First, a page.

Neonatal cholestasis is frequently encountered in infants hospitalized for prematurity, gastrointestinal malformations (such as gastroschisis, omphalocele, short gut syndrome, biliary atresia, Alagille syndrome), infection, hemolytic disorders, endocrinopathies (such as hypothyroidism and hypopituitarism), and metabolic abnormalities (such as alpha-1-antitrypsin deficiency, galactosemia). It is common among preterm infants because of immature hepatobiliary function, associated infections, and exposure to hepatotoxic agents such as parenteral alimentation fluids (TPN). Cholestasis is defined as conjugated hyperbilirubinemia (serum conjugated bilirubin concentration greater than 2 mg/dL) because of diminished bile flow and/or excretion of conjugated bilirubin from the hepatocytes into the duodenum. The conjugated fraction of serum bilirubin is normally no greater than 15% of the total serum bilirubin concentration. The incidence of neonatal cholestasis is approximately 1:2500 live births. Once cholestatic liver disease is identified, prompt diagnosis and treatment are necessary.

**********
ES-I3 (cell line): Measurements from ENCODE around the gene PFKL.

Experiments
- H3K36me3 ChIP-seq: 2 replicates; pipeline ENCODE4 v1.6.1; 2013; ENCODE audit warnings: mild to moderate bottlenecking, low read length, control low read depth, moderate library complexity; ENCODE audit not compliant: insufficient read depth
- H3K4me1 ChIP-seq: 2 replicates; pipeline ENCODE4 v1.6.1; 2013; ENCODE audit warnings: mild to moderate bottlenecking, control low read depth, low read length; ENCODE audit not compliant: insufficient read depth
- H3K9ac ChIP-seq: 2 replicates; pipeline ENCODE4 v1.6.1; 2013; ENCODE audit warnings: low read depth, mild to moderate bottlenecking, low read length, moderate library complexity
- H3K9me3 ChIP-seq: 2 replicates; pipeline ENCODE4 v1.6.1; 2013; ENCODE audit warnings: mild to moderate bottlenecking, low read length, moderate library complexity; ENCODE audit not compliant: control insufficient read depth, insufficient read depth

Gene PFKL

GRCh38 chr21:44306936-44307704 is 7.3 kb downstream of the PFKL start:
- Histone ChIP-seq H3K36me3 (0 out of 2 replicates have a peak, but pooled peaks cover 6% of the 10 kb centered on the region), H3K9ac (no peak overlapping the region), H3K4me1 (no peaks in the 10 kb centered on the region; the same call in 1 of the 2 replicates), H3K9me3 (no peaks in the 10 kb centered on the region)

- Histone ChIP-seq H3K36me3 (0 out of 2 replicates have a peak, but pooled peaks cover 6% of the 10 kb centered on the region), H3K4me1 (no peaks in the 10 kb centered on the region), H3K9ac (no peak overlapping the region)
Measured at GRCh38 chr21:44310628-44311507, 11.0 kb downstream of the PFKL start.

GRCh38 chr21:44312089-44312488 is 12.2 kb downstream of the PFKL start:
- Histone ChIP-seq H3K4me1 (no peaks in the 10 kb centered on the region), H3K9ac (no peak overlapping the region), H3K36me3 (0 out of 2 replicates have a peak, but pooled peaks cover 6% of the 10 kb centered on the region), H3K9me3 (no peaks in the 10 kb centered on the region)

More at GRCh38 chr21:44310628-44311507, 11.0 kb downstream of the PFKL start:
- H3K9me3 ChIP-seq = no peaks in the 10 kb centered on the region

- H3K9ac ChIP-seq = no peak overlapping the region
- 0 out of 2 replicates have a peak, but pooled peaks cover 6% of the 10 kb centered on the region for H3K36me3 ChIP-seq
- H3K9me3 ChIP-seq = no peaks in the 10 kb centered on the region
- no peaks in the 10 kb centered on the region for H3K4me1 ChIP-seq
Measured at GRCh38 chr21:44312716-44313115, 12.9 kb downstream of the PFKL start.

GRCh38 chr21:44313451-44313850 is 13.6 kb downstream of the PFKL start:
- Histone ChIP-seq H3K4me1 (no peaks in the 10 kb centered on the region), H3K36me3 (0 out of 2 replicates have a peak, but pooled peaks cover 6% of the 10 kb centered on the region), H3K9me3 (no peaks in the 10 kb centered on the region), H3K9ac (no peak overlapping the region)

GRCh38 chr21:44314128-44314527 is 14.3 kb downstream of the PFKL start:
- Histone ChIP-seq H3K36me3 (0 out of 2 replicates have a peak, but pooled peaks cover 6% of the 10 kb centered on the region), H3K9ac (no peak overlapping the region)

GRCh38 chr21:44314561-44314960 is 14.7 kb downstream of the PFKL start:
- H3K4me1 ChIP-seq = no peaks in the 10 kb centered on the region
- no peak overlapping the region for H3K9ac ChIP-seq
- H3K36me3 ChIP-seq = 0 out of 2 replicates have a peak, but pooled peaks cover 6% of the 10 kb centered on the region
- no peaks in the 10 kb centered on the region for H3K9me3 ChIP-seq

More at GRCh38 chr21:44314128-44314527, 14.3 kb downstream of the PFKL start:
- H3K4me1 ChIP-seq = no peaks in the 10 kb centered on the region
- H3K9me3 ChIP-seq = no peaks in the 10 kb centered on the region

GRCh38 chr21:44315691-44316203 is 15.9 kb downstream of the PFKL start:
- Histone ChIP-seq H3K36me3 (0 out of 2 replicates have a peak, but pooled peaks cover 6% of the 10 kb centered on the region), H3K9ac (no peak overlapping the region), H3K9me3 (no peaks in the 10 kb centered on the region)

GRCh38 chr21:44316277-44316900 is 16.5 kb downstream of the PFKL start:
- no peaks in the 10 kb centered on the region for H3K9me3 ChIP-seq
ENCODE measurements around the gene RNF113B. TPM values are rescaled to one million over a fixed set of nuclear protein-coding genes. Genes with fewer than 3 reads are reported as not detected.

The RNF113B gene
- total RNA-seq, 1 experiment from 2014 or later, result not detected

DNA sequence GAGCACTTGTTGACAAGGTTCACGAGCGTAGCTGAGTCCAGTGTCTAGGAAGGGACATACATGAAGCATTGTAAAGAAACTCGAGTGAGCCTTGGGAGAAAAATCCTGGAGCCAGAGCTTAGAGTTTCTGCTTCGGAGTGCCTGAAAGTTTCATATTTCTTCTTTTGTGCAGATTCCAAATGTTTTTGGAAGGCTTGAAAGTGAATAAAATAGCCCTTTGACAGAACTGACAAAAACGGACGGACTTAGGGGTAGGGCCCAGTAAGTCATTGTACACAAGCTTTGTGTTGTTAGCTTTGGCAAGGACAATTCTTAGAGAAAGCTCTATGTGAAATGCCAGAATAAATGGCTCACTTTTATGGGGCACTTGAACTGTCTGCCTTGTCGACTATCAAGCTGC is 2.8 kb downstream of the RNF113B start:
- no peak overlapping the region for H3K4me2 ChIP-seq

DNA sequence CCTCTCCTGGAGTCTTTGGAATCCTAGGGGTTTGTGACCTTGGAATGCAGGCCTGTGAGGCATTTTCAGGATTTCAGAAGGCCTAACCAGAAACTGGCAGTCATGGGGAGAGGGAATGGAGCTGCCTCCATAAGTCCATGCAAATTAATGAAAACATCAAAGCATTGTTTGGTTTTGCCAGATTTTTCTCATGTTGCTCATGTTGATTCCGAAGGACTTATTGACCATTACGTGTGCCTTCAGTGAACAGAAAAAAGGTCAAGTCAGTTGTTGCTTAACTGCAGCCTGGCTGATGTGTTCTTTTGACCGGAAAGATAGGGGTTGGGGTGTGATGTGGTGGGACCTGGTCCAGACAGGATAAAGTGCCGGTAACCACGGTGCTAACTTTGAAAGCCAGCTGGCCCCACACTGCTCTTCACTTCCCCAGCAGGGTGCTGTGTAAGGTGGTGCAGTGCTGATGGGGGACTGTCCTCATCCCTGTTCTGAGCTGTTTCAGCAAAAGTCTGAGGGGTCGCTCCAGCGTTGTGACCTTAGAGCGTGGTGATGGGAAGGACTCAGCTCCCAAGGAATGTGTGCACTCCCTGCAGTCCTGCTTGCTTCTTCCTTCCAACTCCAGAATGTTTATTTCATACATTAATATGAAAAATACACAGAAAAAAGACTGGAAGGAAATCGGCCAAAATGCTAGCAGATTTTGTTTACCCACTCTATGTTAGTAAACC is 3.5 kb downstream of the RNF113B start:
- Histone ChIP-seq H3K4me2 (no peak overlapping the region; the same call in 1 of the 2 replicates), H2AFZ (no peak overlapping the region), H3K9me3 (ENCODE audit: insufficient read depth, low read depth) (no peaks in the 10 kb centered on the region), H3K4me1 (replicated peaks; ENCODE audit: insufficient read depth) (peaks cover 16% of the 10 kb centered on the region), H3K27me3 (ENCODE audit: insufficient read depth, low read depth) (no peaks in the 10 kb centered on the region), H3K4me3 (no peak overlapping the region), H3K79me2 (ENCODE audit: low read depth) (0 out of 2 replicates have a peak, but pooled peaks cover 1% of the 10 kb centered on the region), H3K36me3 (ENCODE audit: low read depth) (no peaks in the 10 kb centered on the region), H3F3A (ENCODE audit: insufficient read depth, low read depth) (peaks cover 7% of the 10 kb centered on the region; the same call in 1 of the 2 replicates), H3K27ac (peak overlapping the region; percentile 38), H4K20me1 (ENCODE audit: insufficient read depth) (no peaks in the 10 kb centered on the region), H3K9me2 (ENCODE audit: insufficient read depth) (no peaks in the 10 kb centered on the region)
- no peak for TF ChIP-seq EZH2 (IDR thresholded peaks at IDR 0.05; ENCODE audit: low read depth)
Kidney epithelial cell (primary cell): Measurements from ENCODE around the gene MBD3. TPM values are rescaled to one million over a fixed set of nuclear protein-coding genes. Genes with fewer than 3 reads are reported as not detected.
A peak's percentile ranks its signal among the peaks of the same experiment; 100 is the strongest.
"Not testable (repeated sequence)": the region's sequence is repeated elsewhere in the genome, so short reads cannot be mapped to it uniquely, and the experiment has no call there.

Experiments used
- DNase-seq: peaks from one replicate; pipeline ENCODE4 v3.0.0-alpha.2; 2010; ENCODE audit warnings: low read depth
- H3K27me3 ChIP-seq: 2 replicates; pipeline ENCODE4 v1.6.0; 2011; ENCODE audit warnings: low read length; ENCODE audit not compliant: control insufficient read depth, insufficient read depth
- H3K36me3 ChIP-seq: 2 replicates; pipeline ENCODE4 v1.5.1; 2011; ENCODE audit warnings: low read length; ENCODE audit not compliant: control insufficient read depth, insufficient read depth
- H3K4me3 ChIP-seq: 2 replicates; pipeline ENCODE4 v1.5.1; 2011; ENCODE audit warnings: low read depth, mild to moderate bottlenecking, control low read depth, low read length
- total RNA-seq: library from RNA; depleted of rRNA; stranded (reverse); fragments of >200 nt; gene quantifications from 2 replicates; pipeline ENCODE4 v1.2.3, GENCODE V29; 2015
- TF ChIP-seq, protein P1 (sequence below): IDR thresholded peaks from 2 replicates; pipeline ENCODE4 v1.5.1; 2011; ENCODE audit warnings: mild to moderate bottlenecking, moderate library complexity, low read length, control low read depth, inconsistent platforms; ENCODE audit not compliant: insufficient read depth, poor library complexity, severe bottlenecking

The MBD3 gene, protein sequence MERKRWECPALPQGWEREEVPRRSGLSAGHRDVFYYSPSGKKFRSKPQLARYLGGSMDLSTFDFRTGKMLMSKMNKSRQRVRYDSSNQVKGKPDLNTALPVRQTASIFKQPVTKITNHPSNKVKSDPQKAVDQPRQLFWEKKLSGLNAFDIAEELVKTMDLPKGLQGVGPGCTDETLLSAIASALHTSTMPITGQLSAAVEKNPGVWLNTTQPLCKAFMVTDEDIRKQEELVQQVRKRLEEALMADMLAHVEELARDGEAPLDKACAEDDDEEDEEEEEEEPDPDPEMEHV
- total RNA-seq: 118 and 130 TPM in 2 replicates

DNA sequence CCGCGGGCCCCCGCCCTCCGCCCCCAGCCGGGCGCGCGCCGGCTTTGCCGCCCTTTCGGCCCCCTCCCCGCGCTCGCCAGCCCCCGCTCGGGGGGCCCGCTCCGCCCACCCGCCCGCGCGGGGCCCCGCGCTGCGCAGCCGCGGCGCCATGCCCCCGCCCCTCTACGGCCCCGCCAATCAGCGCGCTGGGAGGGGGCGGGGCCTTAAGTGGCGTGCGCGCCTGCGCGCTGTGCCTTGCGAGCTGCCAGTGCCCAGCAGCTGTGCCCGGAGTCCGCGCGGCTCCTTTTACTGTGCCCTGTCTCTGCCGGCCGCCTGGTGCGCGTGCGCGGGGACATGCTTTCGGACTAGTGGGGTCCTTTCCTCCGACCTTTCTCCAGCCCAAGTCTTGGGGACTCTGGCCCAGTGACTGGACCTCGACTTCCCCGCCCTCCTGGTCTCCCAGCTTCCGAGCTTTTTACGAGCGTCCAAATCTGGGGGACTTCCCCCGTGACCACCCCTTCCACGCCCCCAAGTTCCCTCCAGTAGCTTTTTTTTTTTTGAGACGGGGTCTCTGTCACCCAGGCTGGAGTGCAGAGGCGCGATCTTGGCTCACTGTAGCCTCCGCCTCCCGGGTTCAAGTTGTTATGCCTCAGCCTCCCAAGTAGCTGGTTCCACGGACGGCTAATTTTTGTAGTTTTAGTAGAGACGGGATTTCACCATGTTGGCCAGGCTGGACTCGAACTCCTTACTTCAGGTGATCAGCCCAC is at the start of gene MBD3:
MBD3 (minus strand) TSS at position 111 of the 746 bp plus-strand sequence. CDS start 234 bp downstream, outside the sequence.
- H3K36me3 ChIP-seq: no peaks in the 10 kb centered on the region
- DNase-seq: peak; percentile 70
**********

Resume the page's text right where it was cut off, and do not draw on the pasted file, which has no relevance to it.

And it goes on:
Cholestasis is a common complication of long-term parenteral nutrition, especially in VLBW infants. If TPN is administered long-term, management should be focused on preventing occurrence of parenteral nutrition-associated cholestasis (PNAC). In this chapter, causes and strategies for reversal and/or prevention of total parenteral nutritionassociated cholestasis (TPNAC) will be discussed.
Potential causes of TPNAC
TPNAC is the leading cause of neonatal cholestasis and the primary indication for combined liver and intestinal transplantation in children. Within 2 weeks of TPN, biochemical changes in several liver enzymes indicative of hepatic dysfunction appear. Serial measurement of the serum concentration of conjugated bilirubin is necessary to monitor the progression of cholestasis.